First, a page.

Anna of Austria, Queen of Spain

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Anna of Austria
Anthonis Mor 007.jpg
Anna by Antonis Mor
Queen consort of Spain
Tenure4 May 1570 – 26 October 1580
Born2 November 1549
Cigales, Spain
Died26 October 1580(1580-10-26) (aged 30)
Badajoz, Spain
BurialEl Escorial
Spouse
Issue
Detail
HouseHabsburg
FatherMaximilian II, Holy Roman Emperor
MotherMaria of Austria
ReligionRoman Catholicism

Anna of Austria (2 November 1549 – 26 October 1580) was Queen of Spain by marriage to her uncle, King Philip II of Spain.

Life[edit]

Anna as an Austrian archduchess

Anna was the eldest daughter of Maximilian II, Holy Roman Emperor, and Maria of Spain, who were first cousins. She was born in Spain during the reign of her maternal grandfather, Emperor Charles V, but lived in Vienna from the age of four. Anna was considered her father's favorite child. The story goes that he enjoyed playing and gambling with her and once a meeting of the Estates of Hungary was postponed because Anna was sick. She received a Catholic education even though her father was sympathetic to Lutheranism.

Marriage[edit]

As the eldest daughter of the Holy Roman Emperor, Anna was a desirable candidate for marriage at the European courts. Her parents thought a Spanish marriage would strengthen links between the Austrian and Spanish Habsburg families. Initially she considered her cousin Don Carlos of Spain, the only son of her maternal uncle Philip II of Spain. These plans were shattered in 1568 when Don Carlos died. Plans for a Spanish marriage were revived when Philip's third wife, Elisabeth, died in childbirth, also in 1568. As a result, Philip was left a widower with two young daughters. Philip had been married three times before: first to his double first cousin Maria Manuela, Princess of Portugal, secondly to his first cousin, once removed Mary I of England, and thirdly to the aforementioned Elisabeth of Valois. Philip was now looking for his fourth wife, since he had no male heir since Don Carlos died. The marriage was at first opposed by many, including Pope Pius V,[1] but it was arranged all the same.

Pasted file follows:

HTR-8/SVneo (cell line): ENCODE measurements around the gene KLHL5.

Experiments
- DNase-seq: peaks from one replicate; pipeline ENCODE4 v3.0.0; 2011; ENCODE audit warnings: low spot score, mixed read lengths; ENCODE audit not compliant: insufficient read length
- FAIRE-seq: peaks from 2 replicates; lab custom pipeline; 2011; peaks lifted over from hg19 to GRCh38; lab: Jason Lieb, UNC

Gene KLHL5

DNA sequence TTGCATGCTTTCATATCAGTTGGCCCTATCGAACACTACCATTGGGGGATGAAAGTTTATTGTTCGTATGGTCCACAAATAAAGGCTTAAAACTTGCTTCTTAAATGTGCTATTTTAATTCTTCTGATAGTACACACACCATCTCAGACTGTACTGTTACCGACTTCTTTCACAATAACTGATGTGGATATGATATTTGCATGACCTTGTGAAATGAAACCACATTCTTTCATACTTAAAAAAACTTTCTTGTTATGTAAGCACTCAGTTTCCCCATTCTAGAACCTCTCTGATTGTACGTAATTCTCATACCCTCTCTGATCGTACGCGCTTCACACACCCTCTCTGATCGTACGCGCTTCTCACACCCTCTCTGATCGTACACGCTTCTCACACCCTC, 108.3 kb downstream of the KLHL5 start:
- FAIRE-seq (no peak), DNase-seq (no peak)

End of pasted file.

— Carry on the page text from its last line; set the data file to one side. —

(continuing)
In February 1569, Anna's engagement to her uncle Philip II was announced and in May 1570 they married by proxy. Anna traveled from Austria to Spain in the autumn of 1570 accompanied by her brothers Albert and Wenzel. They traveled through the Netherlands, where Anna was accosted by friends and relatives of Floris of Montigny, the younger brother of the executed Count of Horn. Floris had been imprisoned in Spain since 1567. Now that King Philip had entered into a new marriage, Floris' family and friends hoped for leniency. They received a promise from the future queen that she would do her utmost to free Floris; however she was unsuccessful, with Floris being strangled on the orders of the king.

Anna passed along the English Channel, where Elizabeth I sent her admirals, Charles Howard and William Wynter, to offer support and safe passage.[2]

On 3 October Anna arrived on Spanish soil, but before she could reach the king, Floris was secretly put to death on 16 October 1570. The historian John Brewer believes that Philip had him hastily executed soon after Philip's first meeting with Anna, in which he refused to free Floris.

Queen of Spain[edit]

Coat of arms of Anna of Austria, Queen of Spain.

Upon her arrival in Spain, Anna was provided with a new household formed under the direction of the experienced and influential lady-in-waiting Margarita de Cardona, who had previously been the lady-in-waiting of her mother and who would have been known to her since her childhood in Austria. Queen Anna was described as vivid and cheerful, and managed to ease up some of the stiff atmosphere at the Spanish court. Anna busied herself mostly with needlework.

The marriage between Anna and Philip is described as happy. Besides being her father's favorite child, Anna was reportedly also Philip's most beloved wife.

According to diplomats, the king was in love with his young bride. There are no records of Philip having mistresses during the time of their marriage. Anna had a personality very much like his own, and he was devoted to her. Philip was a conscientious monarch and maintained his relationship with Anna twice a week in the form of notes, as well as visiting his niece's bedchamber up to three times a day.